“We believe that even before the policy discussions begin in earnest, it is important to dive deeply into the technology questions, and this research was designed with that in mind,” says Jim Cunha, executive vice president of the Federal Reserve Bank of Boston. “While policy decisions impact system design, we also believe groundbreaking research can inform policy makers on what is possible.”
A feasible option
In each of the two digital currency designs the MIT and Boston Fed teams tested, users interact with a centrally administered transaction processor, using digital wallets with individual, cryptographic signatures that authorize the movement of funds. One ledger, which keeps a complete record of transactions in the order they were processed, turned out to be the slower of the two systems. “We found that it had pretty significant bottlenecks,” Narula says.
The researchers also note that the faster system, the one processing 1.7 million transactions per second, the transaction quantity “appears to scale linearly with the addition of more servers,” which would sustain an even larger volume of activity.
The team was aware that consumer privacy would likely be an essential consideration in the design of a working U.S. digital currency, and they designed relatively streamlined systems with that issue in mind.
“We created architectures where the central bank didn’t necessarily need to see or store [much] user information,” Narula says, while noting that ultimately CBDC privacy practices would be informed by policy choices.
The question of system resilience is also critical to any CBDC. In this case, modeling by the Project Hamilton researchers showed that if two large regions of the U.S. lost connectivity, the digital currency system could continue to operate elsewhere and would not suffer any data loss or system disruption.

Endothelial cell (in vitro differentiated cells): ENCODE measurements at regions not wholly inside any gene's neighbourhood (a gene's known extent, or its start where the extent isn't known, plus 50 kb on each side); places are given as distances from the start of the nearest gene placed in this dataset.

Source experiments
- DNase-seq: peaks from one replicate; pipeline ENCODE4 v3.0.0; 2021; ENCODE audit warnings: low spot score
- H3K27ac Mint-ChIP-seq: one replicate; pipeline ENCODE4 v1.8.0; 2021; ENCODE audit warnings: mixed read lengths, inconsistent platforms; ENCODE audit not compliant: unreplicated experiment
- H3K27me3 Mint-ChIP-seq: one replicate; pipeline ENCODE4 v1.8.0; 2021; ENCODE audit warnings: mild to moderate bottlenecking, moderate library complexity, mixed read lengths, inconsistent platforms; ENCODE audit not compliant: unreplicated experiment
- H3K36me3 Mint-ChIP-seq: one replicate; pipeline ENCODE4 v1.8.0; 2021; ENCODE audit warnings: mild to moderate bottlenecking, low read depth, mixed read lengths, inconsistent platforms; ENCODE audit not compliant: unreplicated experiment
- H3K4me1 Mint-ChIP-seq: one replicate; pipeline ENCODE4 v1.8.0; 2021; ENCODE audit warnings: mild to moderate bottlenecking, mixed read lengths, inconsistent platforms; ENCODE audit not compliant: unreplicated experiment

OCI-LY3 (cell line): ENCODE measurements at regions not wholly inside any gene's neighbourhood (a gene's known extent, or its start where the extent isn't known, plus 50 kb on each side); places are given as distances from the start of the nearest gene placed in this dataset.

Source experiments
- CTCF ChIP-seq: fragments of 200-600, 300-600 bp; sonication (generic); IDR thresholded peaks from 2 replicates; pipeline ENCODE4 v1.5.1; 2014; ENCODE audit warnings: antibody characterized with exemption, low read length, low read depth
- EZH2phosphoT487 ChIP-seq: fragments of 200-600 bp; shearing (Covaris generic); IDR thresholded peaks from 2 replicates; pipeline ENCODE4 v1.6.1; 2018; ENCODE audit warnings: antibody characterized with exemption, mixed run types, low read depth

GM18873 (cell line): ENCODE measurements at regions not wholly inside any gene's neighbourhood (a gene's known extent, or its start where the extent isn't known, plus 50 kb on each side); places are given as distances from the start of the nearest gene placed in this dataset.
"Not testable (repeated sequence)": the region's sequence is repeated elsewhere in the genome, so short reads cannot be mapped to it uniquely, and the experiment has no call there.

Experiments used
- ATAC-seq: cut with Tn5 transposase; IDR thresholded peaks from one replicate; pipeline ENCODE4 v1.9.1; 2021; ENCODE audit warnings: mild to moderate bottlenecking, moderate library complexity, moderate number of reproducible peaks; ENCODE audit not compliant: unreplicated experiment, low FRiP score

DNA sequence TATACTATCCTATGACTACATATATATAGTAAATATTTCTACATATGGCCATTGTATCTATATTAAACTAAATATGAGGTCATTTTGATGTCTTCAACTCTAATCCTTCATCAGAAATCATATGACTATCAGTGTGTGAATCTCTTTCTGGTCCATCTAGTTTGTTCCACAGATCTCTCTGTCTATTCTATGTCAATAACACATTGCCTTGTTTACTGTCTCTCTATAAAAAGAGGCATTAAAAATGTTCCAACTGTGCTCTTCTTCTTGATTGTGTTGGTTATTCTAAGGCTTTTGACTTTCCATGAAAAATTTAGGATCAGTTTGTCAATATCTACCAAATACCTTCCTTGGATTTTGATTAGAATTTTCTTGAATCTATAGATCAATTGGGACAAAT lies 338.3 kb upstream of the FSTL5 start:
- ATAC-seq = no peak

Officials with the Boston Fed say the work represents an important step in evaluating the potential of a CBDC.
“Researching a hypothetical U.S. CBDC means you need to think about the highest possible stakes,” says Robert Bench, assistant vice president in the Secure Payments group of the Boston Fed. “The technical stress on a theoretical future digital dollar would be immense. We’re proud of the work by our team and MIT to build a processing engine which provides both the functionality and flexibility to understand how money may work for decades to come.”
The way forward
As Narula emphasizes, there remains a wide array of questions about a CBDC that would need to be discussed among government officials, in public policy forums, and among software engineers, to determine the viability of a central bank digital currency and whether it could be built in a way that satisfies concerns about accessibility and inclusion.
The technical research can support different CBDC approaches, including direct-to-consumer models, while the government would likely have to determine whether financial institutions would play a role as well. And, as Narula pointed out in testimony last June before the U.S. House of Representatives Committee on Financial Services, about 36 percent of people in the U.S. who do not have bank accounts also do not own smartphones. In this and other areas, policy decisions and technology design are overlapping matters.
Releasing the Project Hamilton software under its open-source license could help people collaborate further on CBDC research.
“It’s clearly an important way to build, implement, and potentially launch, in large part because monetary systems benefit from transparency and verifiability, and open-source offers those two things,” Narula says.
The researchers involved in Project Hamilton are now pursuing another phase of their research, in which they will analyze additional types of functionality related to a hypothetical digital currency. These could potentially include the tools needed for both privacy and compliance, matters relating to smart contracts and numerous other specified uses, auditability, and more.
“There are many important design questions that have not yet been resolved, and we look forward to doing more research to address those issues,” Narula says.